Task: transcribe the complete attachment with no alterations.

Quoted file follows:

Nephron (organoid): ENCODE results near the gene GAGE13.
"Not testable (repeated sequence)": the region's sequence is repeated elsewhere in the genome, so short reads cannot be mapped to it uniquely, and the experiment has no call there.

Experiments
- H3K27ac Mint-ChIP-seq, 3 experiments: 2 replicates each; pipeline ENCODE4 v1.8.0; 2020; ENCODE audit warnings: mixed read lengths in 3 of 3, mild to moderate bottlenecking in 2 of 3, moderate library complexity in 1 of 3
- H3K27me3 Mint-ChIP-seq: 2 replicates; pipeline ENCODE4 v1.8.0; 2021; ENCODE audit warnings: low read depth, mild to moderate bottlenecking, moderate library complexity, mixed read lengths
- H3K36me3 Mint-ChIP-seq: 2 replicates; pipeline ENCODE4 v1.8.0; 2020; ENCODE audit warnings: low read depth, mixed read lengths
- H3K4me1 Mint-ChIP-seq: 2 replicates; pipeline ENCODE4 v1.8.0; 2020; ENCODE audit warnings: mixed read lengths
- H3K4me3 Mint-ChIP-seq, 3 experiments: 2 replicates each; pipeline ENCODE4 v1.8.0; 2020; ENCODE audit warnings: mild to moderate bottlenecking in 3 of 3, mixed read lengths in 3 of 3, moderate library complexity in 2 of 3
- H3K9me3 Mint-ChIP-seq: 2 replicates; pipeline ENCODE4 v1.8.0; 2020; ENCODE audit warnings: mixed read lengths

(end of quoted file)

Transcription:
Nephron (organoid): ENCODE results near the gene GAGE13.
"Not testable (repeated sequence)": the region's sequence is repeated elsewhere in the genome, so short reads cannot be mapped to it uniquely, and the experiment has no call there.

Experiments
- H3K27ac Mint-ChIP-seq, 3 experiments: 2 replicates each; pipeline ENCODE4 v1.8.0; 2020; ENCODE audit warnings: mixed read lengths in 3 of 3, mild to moderate bottlenecking in 2 of 3, moderate library complexity in 1 of 3
- H3K27me3 Mint-ChIP-seq: 2 replicates; pipeline ENCODE4 v1.8.0; 2021; ENCODE audit warnings: low read depth, mild to moderate bottlenecking, moderate library complexity, mixed read lengths
- H3K36me3 Mint-ChIP-seq: 2 replicates; pipeline ENCODE4 v1.8.0; 2020; ENCODE audit warnings: low read depth, mixed read lengths
- H3K4me1 Mint-ChIP-seq: 2 replicates; pipeline ENCODE4 v1.8.0; 2020; ENCODE audit warnings: mixed read lengths
- H3K4me3 Mint-ChIP-seq, 3 experiments: 2 replicates each; pipeline ENCODE4 v1.8.0; 2020; ENCODE audit warnings: mild to moderate bottlenecking in 3 of 3, mixed read lengths in 3 of 3, moderate library complexity in 2 of 3
- H3K9me3 Mint-ChIP-seq: 2 replicates; pipeline ENCODE4 v1.8.0; 2020; ENCODE audit warnings: mixed read lengths